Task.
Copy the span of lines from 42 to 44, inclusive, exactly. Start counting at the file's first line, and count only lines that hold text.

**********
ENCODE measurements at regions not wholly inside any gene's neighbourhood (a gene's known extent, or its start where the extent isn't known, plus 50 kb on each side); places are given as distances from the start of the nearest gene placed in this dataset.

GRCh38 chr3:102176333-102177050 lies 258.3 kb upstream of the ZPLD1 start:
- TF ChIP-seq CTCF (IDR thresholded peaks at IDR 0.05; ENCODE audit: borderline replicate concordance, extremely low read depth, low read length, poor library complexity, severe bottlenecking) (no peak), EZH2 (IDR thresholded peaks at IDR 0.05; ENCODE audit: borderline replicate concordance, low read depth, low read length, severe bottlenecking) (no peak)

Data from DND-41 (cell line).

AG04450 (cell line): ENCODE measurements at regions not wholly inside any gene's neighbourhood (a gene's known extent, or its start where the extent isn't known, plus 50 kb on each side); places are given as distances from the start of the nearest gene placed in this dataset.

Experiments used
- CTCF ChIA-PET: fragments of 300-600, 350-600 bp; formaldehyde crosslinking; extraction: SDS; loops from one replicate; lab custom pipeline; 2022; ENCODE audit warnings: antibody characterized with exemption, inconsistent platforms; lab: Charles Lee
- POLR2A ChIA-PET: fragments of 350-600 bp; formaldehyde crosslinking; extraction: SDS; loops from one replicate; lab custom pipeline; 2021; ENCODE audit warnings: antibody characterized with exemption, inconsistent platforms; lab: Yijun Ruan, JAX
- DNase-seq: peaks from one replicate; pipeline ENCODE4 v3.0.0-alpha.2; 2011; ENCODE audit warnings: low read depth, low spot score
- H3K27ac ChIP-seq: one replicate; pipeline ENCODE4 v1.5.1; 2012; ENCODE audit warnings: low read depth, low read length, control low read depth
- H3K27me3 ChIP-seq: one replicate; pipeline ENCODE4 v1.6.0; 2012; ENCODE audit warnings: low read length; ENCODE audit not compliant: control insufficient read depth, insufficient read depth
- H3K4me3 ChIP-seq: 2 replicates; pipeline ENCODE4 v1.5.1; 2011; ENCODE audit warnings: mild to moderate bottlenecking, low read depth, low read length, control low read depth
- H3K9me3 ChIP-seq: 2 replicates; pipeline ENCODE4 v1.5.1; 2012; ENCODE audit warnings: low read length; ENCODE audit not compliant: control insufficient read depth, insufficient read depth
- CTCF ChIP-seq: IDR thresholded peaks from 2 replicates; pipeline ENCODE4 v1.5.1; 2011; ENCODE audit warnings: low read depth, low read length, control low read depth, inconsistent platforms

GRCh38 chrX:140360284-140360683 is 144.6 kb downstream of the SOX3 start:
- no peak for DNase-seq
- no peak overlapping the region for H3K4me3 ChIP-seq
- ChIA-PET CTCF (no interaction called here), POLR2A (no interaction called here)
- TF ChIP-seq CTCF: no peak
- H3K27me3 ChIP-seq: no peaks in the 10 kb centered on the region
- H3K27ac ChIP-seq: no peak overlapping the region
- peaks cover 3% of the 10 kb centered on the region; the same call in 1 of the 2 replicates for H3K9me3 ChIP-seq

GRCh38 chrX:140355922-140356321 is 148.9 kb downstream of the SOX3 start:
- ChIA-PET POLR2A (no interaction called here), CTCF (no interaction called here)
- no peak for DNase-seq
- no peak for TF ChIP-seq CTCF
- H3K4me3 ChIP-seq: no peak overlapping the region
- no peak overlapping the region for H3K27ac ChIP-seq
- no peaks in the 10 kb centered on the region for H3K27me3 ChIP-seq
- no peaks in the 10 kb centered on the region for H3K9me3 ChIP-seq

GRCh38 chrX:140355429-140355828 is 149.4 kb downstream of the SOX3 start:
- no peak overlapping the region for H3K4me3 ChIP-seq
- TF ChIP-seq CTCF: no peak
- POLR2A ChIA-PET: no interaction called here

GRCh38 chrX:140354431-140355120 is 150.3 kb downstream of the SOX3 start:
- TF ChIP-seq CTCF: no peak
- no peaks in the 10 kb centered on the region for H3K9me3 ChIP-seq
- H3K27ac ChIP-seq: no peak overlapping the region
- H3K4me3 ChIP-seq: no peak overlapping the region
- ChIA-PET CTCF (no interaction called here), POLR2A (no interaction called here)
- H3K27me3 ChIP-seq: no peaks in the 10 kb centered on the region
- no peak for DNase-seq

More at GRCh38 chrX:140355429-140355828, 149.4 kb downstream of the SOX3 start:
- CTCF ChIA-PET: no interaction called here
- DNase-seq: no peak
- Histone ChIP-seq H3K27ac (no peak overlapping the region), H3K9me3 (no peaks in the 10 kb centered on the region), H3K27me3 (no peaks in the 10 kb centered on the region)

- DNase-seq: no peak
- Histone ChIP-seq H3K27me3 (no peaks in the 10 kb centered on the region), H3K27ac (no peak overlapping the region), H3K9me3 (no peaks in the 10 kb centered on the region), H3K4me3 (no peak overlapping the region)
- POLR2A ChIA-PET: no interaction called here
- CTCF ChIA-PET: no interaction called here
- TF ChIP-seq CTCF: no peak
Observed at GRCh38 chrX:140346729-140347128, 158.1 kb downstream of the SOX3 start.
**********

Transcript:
- no peak for DNase-seq

More at GRCh38 chrX:140355429-140355828, 149.4 kb downstream of the SOX3 start:
- CTCF ChIA-PET: no interaction called here